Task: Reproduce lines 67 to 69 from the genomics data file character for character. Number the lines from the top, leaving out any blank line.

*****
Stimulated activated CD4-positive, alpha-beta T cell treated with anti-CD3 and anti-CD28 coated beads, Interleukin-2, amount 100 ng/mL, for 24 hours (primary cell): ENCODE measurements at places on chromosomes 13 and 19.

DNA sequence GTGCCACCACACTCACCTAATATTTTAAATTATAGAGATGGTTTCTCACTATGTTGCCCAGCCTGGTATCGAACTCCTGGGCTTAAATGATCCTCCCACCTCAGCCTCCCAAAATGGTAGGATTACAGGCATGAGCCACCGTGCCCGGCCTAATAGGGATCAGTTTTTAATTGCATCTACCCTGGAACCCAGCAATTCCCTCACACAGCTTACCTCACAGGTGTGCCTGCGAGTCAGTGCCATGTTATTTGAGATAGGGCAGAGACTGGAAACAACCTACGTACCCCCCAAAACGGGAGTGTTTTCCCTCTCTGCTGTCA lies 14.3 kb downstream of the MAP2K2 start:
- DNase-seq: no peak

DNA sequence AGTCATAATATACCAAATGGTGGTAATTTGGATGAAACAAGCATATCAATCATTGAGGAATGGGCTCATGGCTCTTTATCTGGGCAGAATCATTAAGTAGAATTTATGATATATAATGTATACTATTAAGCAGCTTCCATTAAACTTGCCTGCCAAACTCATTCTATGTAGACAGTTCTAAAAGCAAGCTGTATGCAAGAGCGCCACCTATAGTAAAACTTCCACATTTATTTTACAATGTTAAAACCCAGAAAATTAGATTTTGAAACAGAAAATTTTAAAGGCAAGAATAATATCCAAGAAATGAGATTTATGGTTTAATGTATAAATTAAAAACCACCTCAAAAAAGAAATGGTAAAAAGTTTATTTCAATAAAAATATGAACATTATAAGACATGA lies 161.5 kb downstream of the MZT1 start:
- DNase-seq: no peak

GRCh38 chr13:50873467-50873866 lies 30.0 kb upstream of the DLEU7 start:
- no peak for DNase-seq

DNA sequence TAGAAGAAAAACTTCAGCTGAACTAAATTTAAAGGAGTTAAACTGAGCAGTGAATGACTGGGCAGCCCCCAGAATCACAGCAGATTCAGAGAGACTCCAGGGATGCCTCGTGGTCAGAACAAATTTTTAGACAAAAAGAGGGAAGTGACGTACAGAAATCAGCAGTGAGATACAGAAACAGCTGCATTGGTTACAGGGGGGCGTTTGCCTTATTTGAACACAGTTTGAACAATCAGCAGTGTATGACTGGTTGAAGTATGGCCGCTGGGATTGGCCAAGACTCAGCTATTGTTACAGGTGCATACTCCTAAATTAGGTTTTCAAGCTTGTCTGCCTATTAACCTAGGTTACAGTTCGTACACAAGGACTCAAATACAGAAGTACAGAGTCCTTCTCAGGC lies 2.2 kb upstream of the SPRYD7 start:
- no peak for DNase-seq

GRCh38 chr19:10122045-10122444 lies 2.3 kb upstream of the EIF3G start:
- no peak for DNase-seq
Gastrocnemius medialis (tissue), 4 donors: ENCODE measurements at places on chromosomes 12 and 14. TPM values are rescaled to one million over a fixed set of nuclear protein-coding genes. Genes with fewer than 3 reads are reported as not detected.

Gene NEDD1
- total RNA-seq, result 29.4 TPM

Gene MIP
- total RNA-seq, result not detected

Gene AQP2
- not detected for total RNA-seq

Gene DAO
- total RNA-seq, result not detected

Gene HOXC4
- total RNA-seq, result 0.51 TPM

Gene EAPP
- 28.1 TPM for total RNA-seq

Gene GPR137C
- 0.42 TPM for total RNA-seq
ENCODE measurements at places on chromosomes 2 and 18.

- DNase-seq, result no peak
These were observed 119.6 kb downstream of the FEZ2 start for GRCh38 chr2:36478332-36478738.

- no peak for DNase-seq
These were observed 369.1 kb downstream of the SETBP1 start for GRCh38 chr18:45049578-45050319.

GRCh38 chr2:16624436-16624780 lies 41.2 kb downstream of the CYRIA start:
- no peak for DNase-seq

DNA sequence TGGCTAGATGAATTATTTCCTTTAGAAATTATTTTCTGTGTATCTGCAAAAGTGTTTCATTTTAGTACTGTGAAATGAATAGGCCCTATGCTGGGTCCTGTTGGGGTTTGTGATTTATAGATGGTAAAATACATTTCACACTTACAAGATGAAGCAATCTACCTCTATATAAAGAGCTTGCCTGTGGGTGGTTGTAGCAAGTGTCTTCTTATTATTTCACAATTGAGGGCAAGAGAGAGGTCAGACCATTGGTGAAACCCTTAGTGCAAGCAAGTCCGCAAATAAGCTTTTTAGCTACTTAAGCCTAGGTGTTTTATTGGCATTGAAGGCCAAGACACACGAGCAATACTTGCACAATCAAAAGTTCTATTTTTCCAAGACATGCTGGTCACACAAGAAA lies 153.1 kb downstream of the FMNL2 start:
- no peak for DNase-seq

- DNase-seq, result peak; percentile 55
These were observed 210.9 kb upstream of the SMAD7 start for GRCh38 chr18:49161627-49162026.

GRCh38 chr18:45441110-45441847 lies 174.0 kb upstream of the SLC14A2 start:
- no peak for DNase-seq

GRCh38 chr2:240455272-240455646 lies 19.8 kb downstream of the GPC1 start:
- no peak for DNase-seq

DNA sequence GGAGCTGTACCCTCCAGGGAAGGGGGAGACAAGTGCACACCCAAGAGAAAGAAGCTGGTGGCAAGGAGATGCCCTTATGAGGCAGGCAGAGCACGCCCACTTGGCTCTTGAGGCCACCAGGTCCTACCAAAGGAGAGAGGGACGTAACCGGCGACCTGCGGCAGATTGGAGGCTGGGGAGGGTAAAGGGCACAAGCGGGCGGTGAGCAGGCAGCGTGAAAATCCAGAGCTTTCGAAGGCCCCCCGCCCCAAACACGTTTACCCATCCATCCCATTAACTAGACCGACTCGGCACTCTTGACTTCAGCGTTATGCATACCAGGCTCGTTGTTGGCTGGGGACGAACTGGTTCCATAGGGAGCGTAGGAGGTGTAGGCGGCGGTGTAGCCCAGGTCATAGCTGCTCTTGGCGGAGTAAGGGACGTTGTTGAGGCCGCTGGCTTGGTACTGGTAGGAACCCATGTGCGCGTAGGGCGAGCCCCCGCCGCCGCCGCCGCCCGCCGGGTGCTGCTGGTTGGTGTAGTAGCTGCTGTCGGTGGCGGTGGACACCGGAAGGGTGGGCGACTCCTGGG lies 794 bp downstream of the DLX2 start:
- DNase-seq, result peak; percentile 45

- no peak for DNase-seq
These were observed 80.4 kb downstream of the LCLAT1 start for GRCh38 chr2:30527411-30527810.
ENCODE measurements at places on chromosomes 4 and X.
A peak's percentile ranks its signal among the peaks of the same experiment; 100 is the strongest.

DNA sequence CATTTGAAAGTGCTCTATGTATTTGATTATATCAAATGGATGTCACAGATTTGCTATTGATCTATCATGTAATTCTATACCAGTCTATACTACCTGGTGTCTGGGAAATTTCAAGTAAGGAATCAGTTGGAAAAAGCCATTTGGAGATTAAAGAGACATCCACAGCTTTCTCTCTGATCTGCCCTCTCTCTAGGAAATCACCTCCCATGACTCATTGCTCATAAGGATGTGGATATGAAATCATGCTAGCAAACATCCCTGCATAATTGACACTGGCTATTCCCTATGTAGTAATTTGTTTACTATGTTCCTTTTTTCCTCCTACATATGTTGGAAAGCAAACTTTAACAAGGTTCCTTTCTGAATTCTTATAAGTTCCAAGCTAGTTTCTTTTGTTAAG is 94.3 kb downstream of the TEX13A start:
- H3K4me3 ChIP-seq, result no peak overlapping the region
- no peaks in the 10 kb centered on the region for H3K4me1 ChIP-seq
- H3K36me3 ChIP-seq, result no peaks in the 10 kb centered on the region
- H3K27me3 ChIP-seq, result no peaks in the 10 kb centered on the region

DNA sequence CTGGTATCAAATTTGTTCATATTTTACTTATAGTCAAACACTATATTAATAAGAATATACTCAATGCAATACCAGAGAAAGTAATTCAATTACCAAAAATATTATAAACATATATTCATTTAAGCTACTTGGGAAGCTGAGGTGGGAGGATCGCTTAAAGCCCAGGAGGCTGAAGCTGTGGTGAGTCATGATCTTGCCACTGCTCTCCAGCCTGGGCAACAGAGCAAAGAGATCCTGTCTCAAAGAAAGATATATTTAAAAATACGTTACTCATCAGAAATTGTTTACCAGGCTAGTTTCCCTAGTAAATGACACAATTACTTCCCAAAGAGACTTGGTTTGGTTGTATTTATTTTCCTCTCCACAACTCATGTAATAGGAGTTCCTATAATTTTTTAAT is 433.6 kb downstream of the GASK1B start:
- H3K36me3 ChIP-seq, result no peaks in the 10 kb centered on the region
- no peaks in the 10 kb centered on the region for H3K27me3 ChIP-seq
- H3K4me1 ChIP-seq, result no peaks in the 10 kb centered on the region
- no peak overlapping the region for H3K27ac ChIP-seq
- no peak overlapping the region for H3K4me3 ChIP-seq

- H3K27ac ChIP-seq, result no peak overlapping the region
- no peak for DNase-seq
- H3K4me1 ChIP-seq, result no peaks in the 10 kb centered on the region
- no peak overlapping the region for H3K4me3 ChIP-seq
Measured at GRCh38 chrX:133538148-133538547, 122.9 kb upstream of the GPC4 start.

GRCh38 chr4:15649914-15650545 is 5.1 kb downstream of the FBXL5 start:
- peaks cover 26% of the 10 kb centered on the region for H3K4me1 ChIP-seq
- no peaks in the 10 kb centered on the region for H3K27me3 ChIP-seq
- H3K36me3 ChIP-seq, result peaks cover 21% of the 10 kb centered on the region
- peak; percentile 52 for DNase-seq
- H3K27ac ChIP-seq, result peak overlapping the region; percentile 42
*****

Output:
- H3K36me3 ChIP-seq, result peaks cover 21% of the 10 kb centered on the region
- peak; percentile 52 for DNase-seq
- H3K27ac ChIP-seq, result peak overlapping the region; percentile 42